For backward compatiblity, all roles resolve to one of the four role types: admin, resource admin, domain admin and user. A new role can be created using the roles tab in the UI and specifying a name, either a role type or ID of existing role, and optionally a description. When a new role is created using ID of existing role, all the rules of the existing role are copied to the new role and these rules can be modified as desired.
Role specific rules can be either configured through the rules tab on role specific details page or imported from a CSV file while creating a new role with role type. A rule is either an API name or a wildcard string that are one of allow or deny permission and optionally a description. These rules can be exported to a CSV file, name defaulted to “<RoleName>_<RoleType>.csv”.
CSV file format:
rule,permission,description <Rule1>,<Permission1>,<Description1> <Rule2>,<Permission2>,<Description2> <Rule3>,<Permission3>,<Description3> … so on
When a user makes an API request, the backend checks the requested API against configured rules (in the order the rules were configured) for the caller user-account’s role. It will iterate through the rules and would allow the API request if the API matches an allow rule, else if it matches a deny rule it would deny the request. Next, if the request API fails to match any of the configured rules it would allow if the requested API’s default authorized annotaions allow that user role type and finally deny the user API request if it fails to be explicitly allowed/denied by the role permission rules or the default API authorize annotations. Note: to avoid root admin being locked out of the system, all root admin accounts are allowed all APIs.
The dynamic-roles feature is enabled by default only for all new CloudStack installations since version 4.9.x.
After an upgrade, existing deployments can be migrated to use this feature by
running a migration tool by the CloudStack admin. The migration tool is located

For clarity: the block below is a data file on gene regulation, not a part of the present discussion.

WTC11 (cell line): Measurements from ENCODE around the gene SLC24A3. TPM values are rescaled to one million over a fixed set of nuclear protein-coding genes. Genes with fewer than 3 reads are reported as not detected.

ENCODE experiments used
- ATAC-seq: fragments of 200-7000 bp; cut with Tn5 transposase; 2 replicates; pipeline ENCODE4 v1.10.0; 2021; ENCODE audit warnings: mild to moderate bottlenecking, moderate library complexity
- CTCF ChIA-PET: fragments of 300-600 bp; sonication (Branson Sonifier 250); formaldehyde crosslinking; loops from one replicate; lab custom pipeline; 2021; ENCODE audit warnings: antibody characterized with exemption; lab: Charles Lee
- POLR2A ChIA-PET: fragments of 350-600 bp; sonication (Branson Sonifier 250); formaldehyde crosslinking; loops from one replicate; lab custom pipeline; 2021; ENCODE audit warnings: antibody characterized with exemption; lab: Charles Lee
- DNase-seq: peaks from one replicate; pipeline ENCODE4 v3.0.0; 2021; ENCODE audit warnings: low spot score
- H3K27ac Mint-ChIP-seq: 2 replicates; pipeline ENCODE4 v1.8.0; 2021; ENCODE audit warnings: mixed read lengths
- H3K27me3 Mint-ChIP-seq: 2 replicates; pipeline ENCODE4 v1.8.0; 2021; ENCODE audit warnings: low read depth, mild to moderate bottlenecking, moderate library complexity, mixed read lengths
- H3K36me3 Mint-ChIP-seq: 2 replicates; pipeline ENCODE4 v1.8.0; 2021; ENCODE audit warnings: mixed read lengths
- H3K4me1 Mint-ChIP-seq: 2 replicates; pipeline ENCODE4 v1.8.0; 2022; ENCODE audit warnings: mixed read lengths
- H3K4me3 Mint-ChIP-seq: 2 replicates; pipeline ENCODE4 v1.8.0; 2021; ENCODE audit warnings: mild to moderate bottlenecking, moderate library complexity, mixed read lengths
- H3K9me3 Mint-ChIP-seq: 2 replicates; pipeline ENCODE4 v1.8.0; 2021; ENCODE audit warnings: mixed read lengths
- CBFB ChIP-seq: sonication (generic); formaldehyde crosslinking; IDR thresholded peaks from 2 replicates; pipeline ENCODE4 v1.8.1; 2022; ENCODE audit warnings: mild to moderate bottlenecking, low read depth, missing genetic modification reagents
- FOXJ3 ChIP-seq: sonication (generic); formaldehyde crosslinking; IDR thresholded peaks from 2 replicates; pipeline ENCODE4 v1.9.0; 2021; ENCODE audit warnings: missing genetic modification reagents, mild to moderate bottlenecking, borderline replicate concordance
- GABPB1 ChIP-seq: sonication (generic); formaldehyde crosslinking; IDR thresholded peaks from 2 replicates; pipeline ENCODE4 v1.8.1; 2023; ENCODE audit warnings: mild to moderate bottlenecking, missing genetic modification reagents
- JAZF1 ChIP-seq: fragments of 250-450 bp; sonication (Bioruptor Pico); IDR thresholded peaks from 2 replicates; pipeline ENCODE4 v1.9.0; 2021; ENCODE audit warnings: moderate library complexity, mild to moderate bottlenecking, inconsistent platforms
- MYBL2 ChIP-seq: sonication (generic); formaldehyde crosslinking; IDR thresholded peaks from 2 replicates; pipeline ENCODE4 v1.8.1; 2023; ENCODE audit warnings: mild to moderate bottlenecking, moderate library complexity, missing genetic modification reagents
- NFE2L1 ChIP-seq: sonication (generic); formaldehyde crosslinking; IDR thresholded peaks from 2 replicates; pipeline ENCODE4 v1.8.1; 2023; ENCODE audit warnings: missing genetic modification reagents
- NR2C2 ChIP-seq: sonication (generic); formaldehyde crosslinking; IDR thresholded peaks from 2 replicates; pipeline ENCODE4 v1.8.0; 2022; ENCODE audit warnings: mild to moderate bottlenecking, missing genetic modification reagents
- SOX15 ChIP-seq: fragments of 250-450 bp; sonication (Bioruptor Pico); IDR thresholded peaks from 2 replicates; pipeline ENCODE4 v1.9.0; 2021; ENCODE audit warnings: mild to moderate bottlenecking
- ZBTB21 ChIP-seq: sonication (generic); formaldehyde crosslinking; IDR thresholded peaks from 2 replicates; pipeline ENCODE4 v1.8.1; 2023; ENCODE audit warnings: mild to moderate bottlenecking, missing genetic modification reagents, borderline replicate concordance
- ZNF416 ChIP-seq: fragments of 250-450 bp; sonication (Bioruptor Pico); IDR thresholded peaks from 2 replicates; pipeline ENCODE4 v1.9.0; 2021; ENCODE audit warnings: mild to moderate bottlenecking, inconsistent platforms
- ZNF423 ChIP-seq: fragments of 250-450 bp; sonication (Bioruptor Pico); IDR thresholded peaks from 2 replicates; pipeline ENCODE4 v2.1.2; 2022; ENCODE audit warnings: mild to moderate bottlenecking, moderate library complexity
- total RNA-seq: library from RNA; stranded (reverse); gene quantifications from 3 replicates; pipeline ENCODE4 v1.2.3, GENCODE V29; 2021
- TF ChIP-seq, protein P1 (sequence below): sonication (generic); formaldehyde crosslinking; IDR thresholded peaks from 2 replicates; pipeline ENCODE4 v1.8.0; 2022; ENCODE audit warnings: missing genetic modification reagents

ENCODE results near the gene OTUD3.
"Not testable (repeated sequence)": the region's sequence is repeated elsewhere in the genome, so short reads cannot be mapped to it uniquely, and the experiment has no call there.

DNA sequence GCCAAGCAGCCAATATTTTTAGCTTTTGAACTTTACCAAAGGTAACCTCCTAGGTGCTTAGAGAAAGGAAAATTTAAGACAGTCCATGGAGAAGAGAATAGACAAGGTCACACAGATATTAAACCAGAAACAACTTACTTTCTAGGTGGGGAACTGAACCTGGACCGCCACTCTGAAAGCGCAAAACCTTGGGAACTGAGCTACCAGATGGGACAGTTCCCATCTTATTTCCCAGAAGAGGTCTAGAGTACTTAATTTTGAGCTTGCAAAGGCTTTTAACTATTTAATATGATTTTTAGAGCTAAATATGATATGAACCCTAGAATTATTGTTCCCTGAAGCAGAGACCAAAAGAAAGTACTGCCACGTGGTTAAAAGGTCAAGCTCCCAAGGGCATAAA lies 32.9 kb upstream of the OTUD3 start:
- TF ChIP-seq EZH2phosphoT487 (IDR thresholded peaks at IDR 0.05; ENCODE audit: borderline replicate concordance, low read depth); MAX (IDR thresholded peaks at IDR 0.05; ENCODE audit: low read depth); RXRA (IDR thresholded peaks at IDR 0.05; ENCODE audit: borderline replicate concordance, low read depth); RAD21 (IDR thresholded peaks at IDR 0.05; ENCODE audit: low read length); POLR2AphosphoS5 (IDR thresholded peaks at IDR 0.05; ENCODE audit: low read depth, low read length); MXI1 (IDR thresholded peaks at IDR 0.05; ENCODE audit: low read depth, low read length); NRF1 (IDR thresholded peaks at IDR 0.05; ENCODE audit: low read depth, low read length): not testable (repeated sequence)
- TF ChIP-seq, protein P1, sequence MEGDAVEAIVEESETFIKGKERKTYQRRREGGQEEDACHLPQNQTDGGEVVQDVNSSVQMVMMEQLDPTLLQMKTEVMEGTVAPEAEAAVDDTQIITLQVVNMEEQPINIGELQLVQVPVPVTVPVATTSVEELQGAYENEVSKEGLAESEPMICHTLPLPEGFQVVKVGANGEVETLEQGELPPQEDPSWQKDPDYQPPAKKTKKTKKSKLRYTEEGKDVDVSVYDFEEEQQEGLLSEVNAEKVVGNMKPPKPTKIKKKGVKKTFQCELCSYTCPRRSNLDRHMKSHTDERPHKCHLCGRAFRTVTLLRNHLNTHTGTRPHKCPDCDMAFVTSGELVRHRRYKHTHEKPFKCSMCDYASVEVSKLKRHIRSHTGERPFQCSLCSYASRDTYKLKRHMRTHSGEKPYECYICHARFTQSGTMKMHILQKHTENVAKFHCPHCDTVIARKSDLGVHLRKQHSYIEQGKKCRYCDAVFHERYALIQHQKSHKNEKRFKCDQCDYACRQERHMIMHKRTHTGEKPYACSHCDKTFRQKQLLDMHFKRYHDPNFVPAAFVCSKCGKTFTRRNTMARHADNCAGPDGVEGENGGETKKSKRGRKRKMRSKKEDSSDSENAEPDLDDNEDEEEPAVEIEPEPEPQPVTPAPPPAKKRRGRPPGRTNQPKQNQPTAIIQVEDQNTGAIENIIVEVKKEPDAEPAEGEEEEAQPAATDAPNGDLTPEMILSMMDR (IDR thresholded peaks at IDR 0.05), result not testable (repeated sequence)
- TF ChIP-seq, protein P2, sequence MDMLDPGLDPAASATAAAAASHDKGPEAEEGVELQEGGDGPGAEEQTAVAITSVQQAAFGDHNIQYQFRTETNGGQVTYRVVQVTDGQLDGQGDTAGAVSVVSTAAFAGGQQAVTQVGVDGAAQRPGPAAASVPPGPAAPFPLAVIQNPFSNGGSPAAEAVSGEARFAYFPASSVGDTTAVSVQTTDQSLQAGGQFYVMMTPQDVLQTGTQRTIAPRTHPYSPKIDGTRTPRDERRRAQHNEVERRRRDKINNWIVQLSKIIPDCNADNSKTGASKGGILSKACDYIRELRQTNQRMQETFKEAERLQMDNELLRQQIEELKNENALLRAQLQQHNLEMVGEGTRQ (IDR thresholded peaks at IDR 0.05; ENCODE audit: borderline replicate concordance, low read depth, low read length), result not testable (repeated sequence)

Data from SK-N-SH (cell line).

NOTE: If you have not changed your commands.properties file at any time, then it is recommended to use the -D (default) option as otherwise new API commands may not be added to the dynamic roles database.
During migration, this tool enables an internal flag in the database,
copies existing static role-based rules from provided commands.properties file
/etc/cloudstack/management/commands.properties) to the database
and renames the commands.properties file (typically to
/etc/cloudstack/management/commands.properties.deprecated). The migration
process does not require restarting the management server(s).
migrate-dynamicroles.py [options] [-h for help]
|-b DB||The name of the database, default: cloud|
|-u USER||User name a MySQL user with privileges on cloud database, default: cloud|
|-p PASSWORD||Password of a MySQL user with privileges on cloud database|
|-H HOST||Host or IP of the MySQL server|
|-P PORT||Host or IP of the MySQL server, default: 3306|
|-f FILE||The commands.properties file, default: /etc/cloudstack/management/commands.properties|
|-d||Dry run and debug operations this tool will perform|
|-D||Use the default configuration for Dynamic Roles (does not import commands.properties)|
sudo python /usr/share/cloudstack-common/scripts/util/migrate-dynamicroles.py -u cloud -p cloud -H localhost -P 3306 -f /etc/cloudstack/management/commands.properties sudo python /usr/share/cloudstack-common/scripts/util/migrate-dynamicroles.py -u cloud -p cloud -H localhost -P 3306 -D
If you’ve multiple management servers, remove or rename the commands.properties file on all management servers typically in /etc/cloudstack/management path, after running the migration tool for the first management server
Dedicating Resources to Accounts and Domains¶
The root administrator can dedicate resources to a specific domain or account that needs private infrastructure for additional security or performance guarantees. A zone, pod, cluster, or host can be reserved by the root administrator for a specific domain or account. Only users in that domain or its subdomain may use the infrastructure. For example, only users in a given domain can create guests in a zone dedicated to that domain.